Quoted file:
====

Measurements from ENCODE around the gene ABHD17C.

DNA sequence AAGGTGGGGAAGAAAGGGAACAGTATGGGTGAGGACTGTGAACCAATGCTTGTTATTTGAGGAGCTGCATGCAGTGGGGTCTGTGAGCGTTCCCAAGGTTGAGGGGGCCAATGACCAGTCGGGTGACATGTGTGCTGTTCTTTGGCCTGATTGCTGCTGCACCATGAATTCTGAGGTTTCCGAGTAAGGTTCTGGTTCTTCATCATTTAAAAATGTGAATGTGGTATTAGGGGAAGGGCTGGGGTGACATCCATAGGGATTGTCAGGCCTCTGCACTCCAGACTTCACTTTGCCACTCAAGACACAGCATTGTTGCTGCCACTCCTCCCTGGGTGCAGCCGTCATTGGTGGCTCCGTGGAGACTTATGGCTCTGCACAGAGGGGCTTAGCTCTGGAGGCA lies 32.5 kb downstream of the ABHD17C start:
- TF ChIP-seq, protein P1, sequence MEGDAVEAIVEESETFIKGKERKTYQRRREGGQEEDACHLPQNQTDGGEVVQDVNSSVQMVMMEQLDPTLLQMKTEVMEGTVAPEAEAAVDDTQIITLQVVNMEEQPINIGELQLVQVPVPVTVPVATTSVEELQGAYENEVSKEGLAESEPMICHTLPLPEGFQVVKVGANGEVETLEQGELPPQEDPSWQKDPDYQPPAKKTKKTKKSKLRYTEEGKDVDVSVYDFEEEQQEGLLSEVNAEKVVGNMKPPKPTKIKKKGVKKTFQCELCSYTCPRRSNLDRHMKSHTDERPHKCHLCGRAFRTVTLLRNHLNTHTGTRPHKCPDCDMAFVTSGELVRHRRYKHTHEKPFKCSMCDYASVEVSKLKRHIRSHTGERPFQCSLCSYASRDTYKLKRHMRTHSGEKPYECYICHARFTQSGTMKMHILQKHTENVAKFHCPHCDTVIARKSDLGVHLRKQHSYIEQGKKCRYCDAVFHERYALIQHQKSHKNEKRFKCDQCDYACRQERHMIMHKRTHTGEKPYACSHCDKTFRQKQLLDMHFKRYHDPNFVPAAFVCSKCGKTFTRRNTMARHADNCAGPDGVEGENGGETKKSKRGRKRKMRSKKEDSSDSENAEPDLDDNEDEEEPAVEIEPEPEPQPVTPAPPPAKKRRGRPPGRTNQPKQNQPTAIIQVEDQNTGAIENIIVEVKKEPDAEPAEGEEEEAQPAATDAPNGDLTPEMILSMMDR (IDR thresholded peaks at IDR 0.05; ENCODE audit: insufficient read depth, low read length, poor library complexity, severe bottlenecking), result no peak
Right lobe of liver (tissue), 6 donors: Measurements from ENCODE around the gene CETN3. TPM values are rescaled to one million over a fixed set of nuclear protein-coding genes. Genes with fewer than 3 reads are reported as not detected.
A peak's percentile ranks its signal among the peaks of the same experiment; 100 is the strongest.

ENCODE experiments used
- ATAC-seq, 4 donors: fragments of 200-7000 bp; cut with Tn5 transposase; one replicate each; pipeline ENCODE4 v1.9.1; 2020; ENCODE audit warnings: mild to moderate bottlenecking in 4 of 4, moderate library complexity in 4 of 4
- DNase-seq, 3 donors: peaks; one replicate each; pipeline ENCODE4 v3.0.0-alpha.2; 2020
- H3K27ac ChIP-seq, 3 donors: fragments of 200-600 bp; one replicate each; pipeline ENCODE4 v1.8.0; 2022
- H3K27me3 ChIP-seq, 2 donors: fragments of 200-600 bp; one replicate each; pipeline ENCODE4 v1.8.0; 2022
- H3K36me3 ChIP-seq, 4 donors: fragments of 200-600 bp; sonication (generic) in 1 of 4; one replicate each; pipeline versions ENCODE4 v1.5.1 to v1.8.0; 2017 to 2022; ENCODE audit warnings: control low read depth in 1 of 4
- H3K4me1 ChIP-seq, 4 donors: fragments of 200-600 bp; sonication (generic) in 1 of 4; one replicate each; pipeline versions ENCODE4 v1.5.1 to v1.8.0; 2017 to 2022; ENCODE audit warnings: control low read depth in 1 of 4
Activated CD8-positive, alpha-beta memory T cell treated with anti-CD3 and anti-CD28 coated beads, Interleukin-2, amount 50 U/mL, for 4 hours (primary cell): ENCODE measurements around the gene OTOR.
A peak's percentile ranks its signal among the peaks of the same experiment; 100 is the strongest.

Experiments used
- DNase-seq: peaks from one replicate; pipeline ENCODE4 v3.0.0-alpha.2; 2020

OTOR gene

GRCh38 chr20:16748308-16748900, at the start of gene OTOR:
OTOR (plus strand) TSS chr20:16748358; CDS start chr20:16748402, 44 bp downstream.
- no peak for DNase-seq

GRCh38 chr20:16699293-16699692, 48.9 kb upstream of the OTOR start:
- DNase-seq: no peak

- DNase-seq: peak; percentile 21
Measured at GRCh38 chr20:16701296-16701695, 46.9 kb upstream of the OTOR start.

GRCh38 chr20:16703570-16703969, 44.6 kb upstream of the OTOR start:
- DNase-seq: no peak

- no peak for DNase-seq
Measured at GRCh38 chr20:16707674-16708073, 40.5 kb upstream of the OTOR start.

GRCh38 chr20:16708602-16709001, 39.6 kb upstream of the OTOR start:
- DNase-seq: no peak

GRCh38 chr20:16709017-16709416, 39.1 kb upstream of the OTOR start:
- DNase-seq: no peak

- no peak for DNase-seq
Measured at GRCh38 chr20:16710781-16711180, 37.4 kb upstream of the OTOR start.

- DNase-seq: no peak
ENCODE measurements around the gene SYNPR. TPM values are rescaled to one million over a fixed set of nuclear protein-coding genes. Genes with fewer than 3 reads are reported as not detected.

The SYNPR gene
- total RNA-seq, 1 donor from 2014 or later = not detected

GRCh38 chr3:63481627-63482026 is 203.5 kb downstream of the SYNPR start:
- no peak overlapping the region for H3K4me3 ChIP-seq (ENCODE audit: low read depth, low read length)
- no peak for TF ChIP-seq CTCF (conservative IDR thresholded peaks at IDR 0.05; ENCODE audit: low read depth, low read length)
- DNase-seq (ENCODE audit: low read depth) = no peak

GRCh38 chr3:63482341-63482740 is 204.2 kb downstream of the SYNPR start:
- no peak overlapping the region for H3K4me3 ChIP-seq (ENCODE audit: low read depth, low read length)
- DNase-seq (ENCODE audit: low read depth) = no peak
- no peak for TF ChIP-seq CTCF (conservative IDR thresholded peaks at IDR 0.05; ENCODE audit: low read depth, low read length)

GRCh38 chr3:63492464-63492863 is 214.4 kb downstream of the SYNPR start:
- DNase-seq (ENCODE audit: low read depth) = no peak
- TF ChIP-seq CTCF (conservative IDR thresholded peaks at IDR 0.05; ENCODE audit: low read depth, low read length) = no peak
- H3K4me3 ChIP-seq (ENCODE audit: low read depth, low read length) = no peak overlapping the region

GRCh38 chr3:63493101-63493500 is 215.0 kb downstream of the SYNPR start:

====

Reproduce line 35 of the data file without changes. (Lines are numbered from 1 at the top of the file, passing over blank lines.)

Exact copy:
- DNase-seq: no peak